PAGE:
Wednesday, November 08, 2006

Econometricians dabbling with Christianity...

As I wrote my response to Ed Glaeser yesterday, I came across a number of interestingly titled papers, and before I knew it I was on a trail back to Ed Leamer, who Ed Glaeser is a colleague of, and whom Glaeser recommends all should follow when doing econometrics. It so happens I disagree with this on econometric terms, as my response should point out (if it doesn't, I'll be working on that!), and I also have bones to pick about Ed Leamer's understanding of God and Christianity, comments that spawned papers titled "Sinning in the Basement: What are the Rules? The Ten Commandments of Applied Econometrics " by Peter Kennedy, and "Applied Econometrics without Sinning" by my supervisor, David Hendry.

Kennedy's use of Christian language is an outpouring of a work by Edward Leamer in 1978, which described econometrics along the lines of the building where he was apparently taught it - on the bottom floor were the applied guys churning out econometric models, and on the third floor were the econometric theorists, teaching students about the ideals of the subject, without getting their hands dirty. He was intrigued by how both camps used the same language, but described the former as "sinners in the basement", and the latter as High Priests.

I'm quite unsure of where Leamer got this idea from. Perhaps it could be from the perception of that Christians, well Christian leaders, are somehow perfect, or at least should be (witness the consternation when they're found not to be, and found to be child abuses etc). Hence they occupy this third floor, pure and clean, not getting dirty with the world. Yet this is not the view of Christianity put forward by the inventor of the faith, Jesus Christ. Not only did he (described as our High Priest) get his hands dirty in the world by healing, dining with the masses etc, but he also remained sinless (where sin is defined, as it is in the Bible, as disobeying God). As a result, when Jesus died on the Cross, a death deserved for those who disobey God, he took that punishment, meaning that all who disobey God can avoid punishment, if they believe and trust in Jesus as their Lord and Saviour.

So Jesus knew that, in fact, all occupy the basement, to use Leamer's language. What does this mean for Leamer's model? Well it means not least that even econometric theorists get their hands dirty, and in Glaeser's words, behave opportunistically. Those, such as Leeb and Poetscher, in their 2005 paper, who claim model selection can never deliver consistent regression estimates and make strong claims about it, when their model set-up precludes consistent estimation by any methodology, be it simple regression, model selection or model averaging, are very guilty in this respect.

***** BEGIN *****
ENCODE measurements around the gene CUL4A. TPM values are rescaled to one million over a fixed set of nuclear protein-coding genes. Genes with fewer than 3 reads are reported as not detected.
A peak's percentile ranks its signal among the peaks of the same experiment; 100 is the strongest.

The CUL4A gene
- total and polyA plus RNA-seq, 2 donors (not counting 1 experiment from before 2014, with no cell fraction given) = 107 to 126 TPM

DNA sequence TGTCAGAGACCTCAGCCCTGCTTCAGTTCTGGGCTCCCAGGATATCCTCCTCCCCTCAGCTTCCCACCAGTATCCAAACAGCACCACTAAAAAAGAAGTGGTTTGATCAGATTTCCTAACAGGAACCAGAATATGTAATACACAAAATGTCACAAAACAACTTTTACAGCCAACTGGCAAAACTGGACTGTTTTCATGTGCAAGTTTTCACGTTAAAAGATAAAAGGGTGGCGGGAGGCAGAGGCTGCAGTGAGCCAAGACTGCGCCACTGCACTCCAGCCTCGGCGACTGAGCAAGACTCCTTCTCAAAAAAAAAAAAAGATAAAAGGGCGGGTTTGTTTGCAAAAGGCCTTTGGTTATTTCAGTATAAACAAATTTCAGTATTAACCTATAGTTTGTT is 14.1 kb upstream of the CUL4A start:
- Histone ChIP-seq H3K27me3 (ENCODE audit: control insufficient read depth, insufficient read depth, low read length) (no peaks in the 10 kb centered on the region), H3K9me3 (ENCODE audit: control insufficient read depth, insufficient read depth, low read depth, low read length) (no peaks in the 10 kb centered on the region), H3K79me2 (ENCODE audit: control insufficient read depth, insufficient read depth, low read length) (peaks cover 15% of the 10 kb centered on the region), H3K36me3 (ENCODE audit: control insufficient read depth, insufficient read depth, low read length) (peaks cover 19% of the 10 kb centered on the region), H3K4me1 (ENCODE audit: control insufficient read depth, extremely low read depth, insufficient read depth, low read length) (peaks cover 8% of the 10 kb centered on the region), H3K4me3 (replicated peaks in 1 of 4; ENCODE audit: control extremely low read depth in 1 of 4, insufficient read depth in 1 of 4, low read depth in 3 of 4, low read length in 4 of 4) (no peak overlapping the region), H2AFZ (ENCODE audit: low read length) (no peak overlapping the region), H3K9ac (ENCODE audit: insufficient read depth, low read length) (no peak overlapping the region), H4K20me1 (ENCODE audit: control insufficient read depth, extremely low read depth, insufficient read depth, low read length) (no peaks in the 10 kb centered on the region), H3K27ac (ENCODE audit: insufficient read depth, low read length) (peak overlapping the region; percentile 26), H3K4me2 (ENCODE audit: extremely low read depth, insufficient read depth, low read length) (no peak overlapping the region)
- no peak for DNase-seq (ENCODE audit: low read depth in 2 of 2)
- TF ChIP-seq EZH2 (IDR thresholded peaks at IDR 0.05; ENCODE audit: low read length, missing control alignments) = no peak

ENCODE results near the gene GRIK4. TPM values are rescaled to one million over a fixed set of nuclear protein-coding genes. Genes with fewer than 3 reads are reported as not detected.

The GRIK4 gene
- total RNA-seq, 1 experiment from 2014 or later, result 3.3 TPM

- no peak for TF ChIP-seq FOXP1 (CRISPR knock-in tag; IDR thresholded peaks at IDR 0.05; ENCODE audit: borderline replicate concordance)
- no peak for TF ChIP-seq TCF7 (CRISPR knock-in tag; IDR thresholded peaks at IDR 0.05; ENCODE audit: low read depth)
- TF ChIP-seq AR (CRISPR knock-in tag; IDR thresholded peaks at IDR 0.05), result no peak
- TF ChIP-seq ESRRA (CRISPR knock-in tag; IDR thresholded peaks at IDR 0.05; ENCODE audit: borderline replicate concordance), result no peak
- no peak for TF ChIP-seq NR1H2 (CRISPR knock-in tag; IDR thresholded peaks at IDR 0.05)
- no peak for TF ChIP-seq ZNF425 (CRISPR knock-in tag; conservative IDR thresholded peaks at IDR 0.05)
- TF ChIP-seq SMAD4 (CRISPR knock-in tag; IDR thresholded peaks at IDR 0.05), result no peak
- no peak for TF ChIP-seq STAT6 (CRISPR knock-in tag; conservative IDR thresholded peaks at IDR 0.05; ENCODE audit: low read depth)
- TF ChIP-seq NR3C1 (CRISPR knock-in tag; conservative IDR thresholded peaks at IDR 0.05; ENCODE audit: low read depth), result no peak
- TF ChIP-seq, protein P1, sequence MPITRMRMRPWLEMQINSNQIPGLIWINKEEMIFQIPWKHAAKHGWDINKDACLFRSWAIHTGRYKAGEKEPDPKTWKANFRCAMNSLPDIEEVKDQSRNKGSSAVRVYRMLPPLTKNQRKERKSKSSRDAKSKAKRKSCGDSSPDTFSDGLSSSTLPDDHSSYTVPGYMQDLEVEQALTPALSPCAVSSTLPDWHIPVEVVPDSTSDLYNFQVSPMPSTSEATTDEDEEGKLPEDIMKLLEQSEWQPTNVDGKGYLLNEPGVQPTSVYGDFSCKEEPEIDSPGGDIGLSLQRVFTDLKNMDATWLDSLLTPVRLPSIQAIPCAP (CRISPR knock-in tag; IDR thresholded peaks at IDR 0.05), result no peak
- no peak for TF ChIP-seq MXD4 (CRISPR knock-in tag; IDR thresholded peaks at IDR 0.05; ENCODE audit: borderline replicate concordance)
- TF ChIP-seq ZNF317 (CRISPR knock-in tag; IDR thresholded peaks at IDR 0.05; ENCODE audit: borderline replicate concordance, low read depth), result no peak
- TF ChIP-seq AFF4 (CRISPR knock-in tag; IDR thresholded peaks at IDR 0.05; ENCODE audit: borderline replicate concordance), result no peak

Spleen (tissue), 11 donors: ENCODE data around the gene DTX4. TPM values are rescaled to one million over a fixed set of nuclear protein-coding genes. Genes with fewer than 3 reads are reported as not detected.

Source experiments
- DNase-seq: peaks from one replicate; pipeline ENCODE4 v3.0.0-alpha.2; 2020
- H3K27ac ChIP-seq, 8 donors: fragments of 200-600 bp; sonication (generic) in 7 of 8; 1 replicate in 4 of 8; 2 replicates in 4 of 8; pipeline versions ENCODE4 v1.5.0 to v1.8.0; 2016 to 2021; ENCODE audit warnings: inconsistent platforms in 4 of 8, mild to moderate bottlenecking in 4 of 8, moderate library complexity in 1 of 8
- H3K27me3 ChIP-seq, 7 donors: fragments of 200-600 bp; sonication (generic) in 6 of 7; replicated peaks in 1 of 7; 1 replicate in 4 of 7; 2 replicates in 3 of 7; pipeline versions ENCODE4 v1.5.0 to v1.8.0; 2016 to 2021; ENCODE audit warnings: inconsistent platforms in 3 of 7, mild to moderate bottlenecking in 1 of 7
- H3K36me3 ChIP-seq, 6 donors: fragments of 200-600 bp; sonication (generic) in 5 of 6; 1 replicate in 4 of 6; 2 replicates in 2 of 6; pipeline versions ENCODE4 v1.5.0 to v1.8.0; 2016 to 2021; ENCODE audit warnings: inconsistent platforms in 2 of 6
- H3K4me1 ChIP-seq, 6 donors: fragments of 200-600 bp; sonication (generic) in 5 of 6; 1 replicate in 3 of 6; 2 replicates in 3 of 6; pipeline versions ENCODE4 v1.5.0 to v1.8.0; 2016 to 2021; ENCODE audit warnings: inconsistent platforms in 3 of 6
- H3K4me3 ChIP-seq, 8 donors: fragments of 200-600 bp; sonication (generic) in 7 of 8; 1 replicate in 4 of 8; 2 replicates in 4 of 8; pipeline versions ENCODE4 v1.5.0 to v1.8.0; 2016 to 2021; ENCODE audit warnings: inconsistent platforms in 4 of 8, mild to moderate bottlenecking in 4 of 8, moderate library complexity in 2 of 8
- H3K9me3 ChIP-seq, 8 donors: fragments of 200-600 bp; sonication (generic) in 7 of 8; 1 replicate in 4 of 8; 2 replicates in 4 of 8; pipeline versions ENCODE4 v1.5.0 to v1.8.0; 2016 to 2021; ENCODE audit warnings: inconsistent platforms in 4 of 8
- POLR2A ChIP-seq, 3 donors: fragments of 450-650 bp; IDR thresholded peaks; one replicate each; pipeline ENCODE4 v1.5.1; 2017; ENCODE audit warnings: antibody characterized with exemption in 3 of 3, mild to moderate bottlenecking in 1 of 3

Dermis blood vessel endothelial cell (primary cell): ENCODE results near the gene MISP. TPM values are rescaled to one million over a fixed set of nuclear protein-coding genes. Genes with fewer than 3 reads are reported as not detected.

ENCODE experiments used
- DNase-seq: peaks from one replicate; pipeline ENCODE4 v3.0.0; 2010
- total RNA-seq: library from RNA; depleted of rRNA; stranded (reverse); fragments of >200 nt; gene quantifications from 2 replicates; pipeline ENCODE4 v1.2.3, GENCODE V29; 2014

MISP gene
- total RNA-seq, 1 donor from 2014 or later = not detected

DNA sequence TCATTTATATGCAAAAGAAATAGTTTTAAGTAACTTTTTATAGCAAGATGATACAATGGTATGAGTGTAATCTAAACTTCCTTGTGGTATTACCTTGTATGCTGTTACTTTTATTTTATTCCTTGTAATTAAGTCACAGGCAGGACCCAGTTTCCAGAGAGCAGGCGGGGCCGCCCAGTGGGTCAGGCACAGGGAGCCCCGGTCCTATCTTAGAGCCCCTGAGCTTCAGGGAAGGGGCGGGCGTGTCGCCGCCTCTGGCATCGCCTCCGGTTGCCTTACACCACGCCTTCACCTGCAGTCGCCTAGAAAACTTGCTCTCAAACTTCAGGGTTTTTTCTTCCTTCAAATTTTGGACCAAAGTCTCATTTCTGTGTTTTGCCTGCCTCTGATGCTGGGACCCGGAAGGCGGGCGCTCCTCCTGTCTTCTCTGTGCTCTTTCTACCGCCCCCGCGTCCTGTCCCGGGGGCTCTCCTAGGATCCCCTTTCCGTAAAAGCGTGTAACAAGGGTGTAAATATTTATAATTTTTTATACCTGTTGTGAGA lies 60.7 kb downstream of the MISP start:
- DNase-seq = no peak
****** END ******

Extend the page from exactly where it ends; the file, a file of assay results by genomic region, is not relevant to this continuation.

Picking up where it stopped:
Only Jesus, and the Father and Holy Spirit, occupy the third floor for the time being. Thankfully, through Jesus heading down the stairs to the basement for a time, we can enter the third floor in time, though not yet - either when we die, or Jesus returns.

Turning to another aspect of Edward Leamer's theology, he writes:
"As you wander through the thicket of models, you may come to question the meaning of the Econometric Scripture that presumes the model is given to you at birth by a wise and beneficient Holy Spirit."
Such blatant use again of Biblical language suggests that this quote is motivated by some understanding of Christianity. However, again it is not the view of Christianity Jesus talked about, and if we're really interested in Christianity enough to write in econometrics papers, we should consider what its founder had to say.

Many of the words of Jesus recorded in the Bible could be used to show that Christianity is not something bestowed upon some people at birth, but not others. For example, in John 3:16 Jesus says "For God so loved the world that he gave his one and only Son [Jesus], that whoever believes in him shall not perish but have eternal life". Further John 20:30-1 says "Jesus did many other miraculous signs in the presence of his disciples, which are not recorded in this book. But these are written that you may believe that Jesus is the Christ, the Son of God, and that by believing you may have life in his name." So being a Christian is about taking the decision to believe in Jesus and what He did, listen to Jesus and work out what believing and following Him means (through the Bible and Jesus' miracles), and doing it.

So just as econometrics isn't about having a particular model provided to you by some divine revelation, neither is Christianity, and in both one must be very careful to learn and to understand exactly what is going on, not what one thinks is going on, from one's childhood memories (econometrics = that undergrad class you had to take, Christianity = primary school).

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